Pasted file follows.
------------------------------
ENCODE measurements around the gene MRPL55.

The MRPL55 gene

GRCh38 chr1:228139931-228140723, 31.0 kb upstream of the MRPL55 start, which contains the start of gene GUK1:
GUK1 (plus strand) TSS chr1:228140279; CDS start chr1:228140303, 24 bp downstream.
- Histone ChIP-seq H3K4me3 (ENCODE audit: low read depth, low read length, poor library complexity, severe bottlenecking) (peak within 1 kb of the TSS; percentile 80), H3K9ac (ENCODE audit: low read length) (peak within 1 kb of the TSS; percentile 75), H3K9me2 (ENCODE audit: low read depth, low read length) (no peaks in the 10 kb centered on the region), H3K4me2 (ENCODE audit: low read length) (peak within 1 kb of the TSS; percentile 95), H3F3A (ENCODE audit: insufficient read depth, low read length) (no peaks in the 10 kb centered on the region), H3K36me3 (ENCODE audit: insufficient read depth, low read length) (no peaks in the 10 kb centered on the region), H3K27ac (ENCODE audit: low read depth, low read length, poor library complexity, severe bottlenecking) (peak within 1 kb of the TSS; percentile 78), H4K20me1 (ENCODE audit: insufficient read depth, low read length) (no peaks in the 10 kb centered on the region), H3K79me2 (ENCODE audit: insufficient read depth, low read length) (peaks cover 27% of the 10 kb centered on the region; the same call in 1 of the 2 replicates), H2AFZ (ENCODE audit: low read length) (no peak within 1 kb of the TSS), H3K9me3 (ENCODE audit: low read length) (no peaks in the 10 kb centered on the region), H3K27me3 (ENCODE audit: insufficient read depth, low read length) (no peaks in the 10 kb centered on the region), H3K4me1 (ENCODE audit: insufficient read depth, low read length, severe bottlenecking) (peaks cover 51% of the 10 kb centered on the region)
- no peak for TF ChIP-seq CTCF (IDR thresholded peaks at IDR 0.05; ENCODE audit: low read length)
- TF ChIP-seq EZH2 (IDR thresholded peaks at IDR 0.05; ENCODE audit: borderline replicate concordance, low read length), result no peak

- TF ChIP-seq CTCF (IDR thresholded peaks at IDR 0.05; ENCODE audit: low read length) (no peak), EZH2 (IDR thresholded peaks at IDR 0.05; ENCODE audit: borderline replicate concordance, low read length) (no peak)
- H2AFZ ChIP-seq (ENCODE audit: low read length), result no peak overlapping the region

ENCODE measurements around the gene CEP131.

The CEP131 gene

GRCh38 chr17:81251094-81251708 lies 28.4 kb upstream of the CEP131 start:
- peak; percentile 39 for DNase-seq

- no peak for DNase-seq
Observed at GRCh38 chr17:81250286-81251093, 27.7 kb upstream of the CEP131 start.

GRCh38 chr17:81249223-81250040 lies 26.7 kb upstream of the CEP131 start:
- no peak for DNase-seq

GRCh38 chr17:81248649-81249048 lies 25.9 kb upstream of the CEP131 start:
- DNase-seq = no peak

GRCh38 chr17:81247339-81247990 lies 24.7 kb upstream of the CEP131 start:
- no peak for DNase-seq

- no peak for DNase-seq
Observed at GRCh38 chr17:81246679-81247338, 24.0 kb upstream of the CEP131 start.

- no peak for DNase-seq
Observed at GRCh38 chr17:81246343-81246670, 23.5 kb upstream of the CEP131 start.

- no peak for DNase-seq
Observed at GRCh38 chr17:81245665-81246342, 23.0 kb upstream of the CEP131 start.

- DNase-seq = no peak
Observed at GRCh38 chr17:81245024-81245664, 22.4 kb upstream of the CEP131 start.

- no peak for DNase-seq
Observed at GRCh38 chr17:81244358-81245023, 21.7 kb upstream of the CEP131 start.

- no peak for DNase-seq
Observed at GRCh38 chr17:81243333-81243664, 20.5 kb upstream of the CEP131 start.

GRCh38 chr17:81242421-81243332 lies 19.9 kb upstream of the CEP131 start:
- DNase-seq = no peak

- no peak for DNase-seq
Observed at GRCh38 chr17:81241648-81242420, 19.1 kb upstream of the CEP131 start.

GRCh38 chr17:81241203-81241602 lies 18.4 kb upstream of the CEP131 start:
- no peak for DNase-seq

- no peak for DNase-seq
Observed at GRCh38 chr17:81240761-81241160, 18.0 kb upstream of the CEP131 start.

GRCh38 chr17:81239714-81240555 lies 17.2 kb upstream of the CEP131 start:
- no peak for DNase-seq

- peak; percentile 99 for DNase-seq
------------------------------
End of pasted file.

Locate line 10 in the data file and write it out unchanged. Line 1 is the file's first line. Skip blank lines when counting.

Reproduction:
ENCODE measurements around the gene CEP131.